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Massachusetts Institute of Technology (2000)

Vegetation dynamics in the climate of West Africa

Wang, Guiling

Titre : Vegetation dynamics in the climate of West Africa

Auteur : Wang, Guiling

Université de soutenance : Massachusetts Institute of Technology

Grade : Doctor of Philosophy (PhD) 2000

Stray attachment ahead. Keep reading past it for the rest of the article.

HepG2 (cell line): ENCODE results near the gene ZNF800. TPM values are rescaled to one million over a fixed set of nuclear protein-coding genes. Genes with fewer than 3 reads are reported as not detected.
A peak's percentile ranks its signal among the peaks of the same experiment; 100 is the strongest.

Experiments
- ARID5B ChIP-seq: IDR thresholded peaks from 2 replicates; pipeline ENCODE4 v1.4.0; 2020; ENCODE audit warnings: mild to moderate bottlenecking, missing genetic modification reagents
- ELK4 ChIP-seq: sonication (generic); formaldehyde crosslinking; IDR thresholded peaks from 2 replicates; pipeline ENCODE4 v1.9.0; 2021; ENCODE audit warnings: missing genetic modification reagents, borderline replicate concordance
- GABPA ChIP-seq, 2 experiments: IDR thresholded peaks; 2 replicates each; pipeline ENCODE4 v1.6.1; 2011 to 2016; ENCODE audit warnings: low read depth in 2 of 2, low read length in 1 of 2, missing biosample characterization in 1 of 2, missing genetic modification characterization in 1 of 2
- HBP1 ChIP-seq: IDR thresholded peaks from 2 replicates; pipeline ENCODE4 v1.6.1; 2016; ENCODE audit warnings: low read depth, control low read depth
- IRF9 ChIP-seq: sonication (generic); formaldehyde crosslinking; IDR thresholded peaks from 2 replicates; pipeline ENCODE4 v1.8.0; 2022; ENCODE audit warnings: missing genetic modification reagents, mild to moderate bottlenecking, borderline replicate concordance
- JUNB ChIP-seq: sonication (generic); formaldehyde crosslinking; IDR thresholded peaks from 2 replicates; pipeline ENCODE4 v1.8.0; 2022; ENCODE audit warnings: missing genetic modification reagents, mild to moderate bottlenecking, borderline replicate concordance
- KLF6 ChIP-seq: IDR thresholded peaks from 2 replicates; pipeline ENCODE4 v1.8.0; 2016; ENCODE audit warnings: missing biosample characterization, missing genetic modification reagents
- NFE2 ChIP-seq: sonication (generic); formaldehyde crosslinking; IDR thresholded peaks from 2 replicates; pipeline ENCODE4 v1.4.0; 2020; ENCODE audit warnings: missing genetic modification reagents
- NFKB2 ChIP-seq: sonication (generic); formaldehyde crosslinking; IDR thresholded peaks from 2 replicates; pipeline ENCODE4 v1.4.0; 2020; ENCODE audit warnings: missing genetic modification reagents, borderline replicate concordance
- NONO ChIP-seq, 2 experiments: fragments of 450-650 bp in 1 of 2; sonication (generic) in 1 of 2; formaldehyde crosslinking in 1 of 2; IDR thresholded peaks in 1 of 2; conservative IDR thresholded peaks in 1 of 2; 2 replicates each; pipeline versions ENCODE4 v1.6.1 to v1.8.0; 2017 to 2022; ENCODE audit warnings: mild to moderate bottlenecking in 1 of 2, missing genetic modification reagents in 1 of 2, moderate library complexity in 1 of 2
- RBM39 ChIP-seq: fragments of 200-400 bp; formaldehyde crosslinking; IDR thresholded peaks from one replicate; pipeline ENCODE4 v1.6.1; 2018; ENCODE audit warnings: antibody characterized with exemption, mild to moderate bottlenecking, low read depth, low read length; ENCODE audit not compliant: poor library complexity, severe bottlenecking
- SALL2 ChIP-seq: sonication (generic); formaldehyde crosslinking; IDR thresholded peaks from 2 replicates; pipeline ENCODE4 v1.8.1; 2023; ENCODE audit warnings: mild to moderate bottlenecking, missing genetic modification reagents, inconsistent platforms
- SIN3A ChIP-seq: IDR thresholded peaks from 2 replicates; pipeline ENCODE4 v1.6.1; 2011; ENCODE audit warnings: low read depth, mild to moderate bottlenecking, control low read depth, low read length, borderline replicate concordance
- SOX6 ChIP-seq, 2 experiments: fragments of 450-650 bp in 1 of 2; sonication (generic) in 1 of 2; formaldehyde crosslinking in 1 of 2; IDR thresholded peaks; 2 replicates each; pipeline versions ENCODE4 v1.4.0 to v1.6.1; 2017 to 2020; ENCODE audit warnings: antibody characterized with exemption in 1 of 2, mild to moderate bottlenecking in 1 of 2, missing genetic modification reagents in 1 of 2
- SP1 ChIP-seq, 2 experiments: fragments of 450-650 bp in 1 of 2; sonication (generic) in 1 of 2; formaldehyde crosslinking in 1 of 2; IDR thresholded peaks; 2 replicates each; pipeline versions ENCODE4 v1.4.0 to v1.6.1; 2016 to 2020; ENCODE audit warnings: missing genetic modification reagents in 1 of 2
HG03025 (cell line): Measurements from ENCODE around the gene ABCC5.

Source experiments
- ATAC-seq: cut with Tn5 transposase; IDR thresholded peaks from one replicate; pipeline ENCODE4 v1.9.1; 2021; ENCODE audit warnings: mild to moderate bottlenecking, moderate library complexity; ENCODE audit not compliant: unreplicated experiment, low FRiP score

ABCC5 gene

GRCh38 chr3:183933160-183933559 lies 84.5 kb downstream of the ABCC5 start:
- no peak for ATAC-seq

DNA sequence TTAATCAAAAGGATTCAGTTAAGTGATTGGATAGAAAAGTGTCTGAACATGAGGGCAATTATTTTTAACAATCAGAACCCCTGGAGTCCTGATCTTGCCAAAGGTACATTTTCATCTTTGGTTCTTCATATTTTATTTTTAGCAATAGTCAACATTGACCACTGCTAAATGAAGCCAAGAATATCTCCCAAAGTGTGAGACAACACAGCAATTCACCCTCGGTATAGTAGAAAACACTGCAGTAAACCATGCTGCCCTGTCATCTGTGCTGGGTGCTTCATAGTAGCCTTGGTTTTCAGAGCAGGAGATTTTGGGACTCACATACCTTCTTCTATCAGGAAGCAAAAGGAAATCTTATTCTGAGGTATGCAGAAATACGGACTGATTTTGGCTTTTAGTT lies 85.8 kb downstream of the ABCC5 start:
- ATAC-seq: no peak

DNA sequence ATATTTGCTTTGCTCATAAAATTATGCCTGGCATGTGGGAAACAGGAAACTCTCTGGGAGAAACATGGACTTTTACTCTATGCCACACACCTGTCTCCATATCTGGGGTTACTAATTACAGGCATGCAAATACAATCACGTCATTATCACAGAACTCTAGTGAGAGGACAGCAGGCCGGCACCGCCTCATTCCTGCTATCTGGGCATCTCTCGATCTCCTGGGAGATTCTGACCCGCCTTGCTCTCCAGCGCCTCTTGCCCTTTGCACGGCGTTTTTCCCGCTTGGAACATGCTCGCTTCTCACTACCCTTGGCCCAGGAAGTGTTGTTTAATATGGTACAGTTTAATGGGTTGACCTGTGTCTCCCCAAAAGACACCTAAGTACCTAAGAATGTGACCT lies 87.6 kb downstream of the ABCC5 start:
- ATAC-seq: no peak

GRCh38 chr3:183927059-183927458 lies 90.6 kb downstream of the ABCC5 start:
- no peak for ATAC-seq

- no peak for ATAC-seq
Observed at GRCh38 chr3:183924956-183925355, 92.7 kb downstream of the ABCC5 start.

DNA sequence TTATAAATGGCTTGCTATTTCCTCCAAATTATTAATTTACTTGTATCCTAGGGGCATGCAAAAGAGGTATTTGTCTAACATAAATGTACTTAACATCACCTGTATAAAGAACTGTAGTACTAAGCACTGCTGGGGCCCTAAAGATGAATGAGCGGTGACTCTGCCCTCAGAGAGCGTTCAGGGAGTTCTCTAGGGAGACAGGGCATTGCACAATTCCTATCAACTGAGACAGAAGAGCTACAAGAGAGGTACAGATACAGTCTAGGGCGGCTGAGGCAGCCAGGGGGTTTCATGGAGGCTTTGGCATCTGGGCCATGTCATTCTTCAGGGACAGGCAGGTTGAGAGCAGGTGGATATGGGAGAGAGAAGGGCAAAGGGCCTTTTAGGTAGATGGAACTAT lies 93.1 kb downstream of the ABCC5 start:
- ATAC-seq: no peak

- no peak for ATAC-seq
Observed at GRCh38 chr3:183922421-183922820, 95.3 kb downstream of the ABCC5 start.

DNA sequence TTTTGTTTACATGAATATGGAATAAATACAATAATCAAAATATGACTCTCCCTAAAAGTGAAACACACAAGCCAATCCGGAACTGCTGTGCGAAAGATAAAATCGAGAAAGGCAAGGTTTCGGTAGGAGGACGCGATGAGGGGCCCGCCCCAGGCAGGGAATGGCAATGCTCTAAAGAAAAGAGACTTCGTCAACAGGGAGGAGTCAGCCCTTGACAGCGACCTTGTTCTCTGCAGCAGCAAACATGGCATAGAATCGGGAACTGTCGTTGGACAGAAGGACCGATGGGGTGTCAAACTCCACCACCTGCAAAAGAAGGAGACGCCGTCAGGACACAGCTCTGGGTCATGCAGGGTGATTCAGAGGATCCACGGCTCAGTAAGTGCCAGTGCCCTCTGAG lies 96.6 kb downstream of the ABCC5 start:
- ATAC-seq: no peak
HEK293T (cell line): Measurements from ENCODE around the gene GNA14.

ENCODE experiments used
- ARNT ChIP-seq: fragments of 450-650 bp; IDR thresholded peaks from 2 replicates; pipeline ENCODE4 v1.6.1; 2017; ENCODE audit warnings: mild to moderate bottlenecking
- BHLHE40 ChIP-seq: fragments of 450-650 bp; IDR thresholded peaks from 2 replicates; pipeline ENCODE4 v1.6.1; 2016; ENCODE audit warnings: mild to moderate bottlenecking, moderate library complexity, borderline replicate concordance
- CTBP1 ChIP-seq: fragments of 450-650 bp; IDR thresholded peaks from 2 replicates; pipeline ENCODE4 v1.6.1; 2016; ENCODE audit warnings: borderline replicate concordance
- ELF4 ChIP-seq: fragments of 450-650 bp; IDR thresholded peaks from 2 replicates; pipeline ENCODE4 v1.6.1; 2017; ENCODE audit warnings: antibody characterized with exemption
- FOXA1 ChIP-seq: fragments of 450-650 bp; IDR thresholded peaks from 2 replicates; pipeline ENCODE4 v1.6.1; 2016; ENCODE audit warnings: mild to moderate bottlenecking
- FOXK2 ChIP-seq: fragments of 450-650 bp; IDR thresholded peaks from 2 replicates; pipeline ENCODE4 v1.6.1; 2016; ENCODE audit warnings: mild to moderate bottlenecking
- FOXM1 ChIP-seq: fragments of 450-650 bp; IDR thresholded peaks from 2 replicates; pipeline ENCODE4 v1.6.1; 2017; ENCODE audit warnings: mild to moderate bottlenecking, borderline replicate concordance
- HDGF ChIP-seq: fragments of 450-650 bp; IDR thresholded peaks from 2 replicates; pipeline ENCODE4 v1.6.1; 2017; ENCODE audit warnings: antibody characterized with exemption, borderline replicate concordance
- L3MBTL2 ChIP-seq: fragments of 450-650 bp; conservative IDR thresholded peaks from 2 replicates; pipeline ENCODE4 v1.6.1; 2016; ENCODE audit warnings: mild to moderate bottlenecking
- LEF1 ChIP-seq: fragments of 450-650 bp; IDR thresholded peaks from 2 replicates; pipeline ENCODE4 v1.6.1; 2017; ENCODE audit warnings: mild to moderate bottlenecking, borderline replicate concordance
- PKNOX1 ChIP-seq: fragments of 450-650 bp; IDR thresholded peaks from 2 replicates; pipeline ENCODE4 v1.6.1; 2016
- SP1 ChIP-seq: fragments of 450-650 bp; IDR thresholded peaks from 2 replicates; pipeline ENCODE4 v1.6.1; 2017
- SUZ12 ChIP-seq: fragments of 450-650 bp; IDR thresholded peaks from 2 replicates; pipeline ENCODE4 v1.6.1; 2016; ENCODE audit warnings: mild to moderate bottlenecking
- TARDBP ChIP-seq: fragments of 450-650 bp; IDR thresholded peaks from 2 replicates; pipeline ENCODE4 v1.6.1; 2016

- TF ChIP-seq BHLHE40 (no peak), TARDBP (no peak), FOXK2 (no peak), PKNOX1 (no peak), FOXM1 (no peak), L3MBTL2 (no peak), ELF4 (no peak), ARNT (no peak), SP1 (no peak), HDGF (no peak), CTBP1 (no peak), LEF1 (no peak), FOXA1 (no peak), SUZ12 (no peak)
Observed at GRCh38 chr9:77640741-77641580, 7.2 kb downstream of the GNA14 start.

The climate of West Africa exhibits significant variability at the time scale of decades. The persistent drought of the past three decades is an example of such variability. This study investigates the role of vegetation dynamics in shaping the low-frequency variability of the climate over West Africa. A zonally symmetric, synchronously coupled biosphere-atmosphere model (ZonalBAM) which includes explicit representation of vegetation dynamics has been developed, and has been validated using observations on both the atmospheric and biospheric climate. The model is then used to study the dynamics of the coupled biosphere-atmosphere system over West Africa. Based on the model sensitivity to initial conditions and the resilience of the coupled system with respect to perturbations, we demonstrate that the coupled biosphere-atmosphere system over West Africa has multiple equilibrium states, with reversible transitions between different equilibria. The two-way biosphere-atmosphere feedback is a significant process in both climate persistence and climate transition. Based on long-term climate simulations using ZonalBAM driven with the observed sea surface temperature (SST) variations, our study shows that vegetation dynamics is a significant process in shaping the climate variability of West Africa. The response of the regional climate system to large-scale forcings is significantly regulated by vegetation dynamics. The relatively slow response of vegetation to changes in the atmosphere is a significant mechanism that acts to enhance the low-frequency rainfall variability. Climate transitions between different equilibria act as another mechanism contributing to the low-frequency rainfall variability - multi-decadal fluctuations can take place as a collective reflection of climate persistence at one equilibrium and climate transition towards another. Vegetation dynamics seems to play an important role in the development and persistence of the current Sahel drought. The most likely scenario for the triggering mechanism of the Sahel drought would involve a combination of several processes including regional changes in land cover as well as changes in the patterns of global and regional SST distributions. However, regardless of the nature of the triggering mechanism, the response of the natural vegetation to the atmospheric changes is the critical process in the development and persistence of the observed drought.


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